Hello Gardeners, I’m Amanda McNulty with Clemson Extension and Making it Grow. Long after I’m dead and gone, the serviceberry shrubs I’m planting in my pollinator pasture will be providing flowers for native pollinators and fruits for wildlife. Amelanchier is the genus, the common name service berry is from the mountains as it bloomed when the circuit preacher could begin to travel, in the lower part of the state it’s called shad bush for when the shad run. No matter the name, it is a beautiful, easy to grow, native.

Making It Grow Minute
SC Public Radio

Hello Gardeners, I’m Amanda McNulty with Clemson Extension and Making It Grow. A plant usually seen as a large shrub that fits into a permanent native pollinator area is sassafras.   It can become a large tree, but is most often seen as on edges of fields and roadsides in a smaller size. Sassafras has male and female flowers on separate plants, female flowers yield carbohydrate rich nectar; pollen from male flowers is high in protein and fat.

Making It Grow Minute
SC Public Radio

Hello Gardeners, I’m Amanda McNulty with Clemson Extension and Making It Grow. For my permanent pollinator pasture, I’m planting two species of Crataegus, or hawthorn, native to South Carolina and easily grown once established.  Crataegus aestivalis has the common name mayhaw, the fruit of jelly fame. The other is Crataegus marshallii, parsley hawthorn with a dissected leaf. Both are open in habit and flower very early – providing nectar and pollen for the overwintering native pollinator females as they emerge.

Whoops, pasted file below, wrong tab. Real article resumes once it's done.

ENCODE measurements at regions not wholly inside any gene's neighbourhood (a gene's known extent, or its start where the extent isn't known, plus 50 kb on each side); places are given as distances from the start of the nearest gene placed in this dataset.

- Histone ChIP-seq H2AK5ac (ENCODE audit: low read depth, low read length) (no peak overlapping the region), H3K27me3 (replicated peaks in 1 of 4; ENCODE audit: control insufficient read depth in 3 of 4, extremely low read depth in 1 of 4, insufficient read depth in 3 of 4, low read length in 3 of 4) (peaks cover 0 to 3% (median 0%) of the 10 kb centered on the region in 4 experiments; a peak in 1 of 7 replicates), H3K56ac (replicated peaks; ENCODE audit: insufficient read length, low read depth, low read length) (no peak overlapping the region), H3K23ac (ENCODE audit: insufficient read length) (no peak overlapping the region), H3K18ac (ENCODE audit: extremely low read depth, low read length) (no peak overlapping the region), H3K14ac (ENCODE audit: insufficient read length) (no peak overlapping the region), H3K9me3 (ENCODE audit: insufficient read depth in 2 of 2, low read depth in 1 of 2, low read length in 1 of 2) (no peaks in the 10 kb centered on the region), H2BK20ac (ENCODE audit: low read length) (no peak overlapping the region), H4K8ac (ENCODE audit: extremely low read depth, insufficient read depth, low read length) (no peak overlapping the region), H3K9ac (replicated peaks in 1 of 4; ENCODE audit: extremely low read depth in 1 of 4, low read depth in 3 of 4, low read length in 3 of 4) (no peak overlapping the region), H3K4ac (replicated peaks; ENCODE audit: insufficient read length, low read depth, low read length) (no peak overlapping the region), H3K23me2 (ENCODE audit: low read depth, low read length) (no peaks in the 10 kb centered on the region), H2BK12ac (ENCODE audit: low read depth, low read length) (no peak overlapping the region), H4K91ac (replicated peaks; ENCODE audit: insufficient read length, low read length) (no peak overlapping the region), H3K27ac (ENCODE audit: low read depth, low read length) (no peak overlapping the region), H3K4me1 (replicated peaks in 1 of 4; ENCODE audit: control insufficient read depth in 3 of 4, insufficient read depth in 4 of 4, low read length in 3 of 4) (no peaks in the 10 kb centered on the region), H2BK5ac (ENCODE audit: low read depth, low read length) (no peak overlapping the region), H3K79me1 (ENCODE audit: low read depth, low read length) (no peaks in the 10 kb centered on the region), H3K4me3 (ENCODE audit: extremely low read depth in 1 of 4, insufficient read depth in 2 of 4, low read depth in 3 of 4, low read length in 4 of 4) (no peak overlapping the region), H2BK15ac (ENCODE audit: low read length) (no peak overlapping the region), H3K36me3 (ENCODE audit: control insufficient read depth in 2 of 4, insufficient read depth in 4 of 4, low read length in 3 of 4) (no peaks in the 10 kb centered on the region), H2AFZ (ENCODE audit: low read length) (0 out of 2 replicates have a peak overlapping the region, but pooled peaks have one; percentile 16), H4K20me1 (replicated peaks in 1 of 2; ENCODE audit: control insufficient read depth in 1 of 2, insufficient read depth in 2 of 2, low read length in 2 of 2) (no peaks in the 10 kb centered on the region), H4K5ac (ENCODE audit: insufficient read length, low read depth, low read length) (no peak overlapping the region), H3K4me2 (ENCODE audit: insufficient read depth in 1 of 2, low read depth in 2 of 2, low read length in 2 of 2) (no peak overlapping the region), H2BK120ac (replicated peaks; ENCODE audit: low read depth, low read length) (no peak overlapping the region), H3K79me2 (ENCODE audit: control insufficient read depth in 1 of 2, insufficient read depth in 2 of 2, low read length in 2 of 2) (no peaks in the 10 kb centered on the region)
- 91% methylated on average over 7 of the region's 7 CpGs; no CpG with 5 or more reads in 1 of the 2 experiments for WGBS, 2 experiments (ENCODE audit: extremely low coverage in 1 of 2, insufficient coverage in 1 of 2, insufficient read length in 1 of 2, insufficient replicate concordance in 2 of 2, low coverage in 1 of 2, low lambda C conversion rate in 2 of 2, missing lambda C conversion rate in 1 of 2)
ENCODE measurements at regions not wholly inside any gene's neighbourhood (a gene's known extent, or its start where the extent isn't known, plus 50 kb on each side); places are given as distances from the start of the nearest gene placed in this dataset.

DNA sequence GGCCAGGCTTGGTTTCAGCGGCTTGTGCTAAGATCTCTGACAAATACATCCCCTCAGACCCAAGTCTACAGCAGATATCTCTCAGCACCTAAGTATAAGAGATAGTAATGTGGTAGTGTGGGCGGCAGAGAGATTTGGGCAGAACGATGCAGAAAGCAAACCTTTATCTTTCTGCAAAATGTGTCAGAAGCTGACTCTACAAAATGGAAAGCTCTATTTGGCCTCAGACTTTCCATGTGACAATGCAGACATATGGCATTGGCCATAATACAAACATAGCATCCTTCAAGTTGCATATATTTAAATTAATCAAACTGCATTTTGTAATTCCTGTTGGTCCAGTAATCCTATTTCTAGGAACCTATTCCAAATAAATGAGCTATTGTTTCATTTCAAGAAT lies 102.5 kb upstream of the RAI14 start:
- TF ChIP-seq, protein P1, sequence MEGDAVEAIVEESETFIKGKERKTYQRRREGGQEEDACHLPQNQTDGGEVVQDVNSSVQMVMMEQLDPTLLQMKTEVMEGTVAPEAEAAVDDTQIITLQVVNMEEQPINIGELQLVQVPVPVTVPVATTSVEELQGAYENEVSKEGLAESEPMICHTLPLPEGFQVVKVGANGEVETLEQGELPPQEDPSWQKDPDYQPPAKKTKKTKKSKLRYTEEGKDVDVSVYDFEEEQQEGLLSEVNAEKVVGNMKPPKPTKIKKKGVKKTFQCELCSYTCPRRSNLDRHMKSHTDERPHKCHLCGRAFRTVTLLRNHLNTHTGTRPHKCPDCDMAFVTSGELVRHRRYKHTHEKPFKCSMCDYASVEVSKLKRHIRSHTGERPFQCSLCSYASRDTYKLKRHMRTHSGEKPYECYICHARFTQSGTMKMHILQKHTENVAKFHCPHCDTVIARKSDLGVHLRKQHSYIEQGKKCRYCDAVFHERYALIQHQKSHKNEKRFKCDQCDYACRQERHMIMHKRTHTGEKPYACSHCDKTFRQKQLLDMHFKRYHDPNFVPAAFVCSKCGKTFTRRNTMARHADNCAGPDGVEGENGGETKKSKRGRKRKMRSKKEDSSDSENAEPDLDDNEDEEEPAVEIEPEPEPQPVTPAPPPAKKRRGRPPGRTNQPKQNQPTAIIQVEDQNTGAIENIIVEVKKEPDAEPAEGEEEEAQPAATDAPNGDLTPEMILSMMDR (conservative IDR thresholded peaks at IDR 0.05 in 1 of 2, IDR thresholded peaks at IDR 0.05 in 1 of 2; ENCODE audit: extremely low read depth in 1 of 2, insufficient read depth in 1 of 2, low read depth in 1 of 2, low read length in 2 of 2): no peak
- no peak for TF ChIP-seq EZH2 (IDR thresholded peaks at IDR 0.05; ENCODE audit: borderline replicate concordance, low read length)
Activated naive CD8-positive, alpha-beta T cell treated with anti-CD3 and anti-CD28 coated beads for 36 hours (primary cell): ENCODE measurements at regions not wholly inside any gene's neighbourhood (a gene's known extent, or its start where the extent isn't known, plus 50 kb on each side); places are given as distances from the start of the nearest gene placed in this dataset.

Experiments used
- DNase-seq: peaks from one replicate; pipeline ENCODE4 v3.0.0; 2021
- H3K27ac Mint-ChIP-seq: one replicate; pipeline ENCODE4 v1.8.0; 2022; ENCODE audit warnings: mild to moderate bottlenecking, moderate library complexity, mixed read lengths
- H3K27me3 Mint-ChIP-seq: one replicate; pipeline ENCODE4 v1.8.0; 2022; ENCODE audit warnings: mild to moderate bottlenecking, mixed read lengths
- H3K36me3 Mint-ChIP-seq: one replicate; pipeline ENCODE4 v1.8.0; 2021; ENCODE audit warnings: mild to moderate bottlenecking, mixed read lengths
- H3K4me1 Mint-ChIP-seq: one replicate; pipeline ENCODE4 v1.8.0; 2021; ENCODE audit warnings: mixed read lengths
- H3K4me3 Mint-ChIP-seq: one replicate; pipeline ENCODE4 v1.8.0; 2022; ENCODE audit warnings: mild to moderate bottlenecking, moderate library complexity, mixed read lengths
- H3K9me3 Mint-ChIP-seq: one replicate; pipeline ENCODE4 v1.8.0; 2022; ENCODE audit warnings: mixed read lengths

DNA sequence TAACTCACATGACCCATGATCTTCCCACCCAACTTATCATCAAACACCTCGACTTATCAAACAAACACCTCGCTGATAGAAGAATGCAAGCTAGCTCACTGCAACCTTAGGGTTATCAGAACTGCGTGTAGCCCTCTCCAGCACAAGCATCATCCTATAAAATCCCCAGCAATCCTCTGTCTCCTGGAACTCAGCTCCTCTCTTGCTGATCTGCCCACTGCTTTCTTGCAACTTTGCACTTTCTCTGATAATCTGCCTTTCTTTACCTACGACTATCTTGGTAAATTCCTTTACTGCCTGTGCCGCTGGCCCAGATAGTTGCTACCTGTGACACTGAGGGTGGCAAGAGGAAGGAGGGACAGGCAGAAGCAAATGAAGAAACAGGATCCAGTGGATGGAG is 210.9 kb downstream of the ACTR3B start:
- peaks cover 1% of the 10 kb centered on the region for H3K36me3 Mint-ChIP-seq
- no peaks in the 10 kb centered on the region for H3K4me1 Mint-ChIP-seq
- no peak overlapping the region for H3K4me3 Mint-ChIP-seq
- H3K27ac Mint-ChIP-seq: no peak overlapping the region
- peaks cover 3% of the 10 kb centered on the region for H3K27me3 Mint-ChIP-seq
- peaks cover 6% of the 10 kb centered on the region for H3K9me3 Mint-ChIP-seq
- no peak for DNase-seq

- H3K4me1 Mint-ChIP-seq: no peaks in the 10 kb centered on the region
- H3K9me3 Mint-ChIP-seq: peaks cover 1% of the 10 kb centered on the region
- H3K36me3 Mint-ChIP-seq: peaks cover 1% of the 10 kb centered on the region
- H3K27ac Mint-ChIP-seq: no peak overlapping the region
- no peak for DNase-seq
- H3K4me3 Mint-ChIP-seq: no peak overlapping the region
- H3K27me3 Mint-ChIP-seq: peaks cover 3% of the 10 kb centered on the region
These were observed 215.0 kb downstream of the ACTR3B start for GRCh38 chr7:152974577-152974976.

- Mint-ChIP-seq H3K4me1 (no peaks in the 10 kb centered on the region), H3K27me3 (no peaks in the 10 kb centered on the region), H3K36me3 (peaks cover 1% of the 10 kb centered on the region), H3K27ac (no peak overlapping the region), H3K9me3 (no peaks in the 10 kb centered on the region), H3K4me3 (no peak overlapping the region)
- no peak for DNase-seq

Making It Grow Minute
SC Public Radio

Hello Gardeners, I’m Amanda McNulty with Clemson Extension and Making It Grow. Native pollinators are getting the respect they deserve now that the imported European honey bee populations are in decline. The University of Georgia has a fact sheet on pollination titled Establishing a Bee Pasture, which focuses on field borders, unproductive acreage and woodland edges. But we can mimic these practices in our yards with minor adjustments. They give suggestions for three types.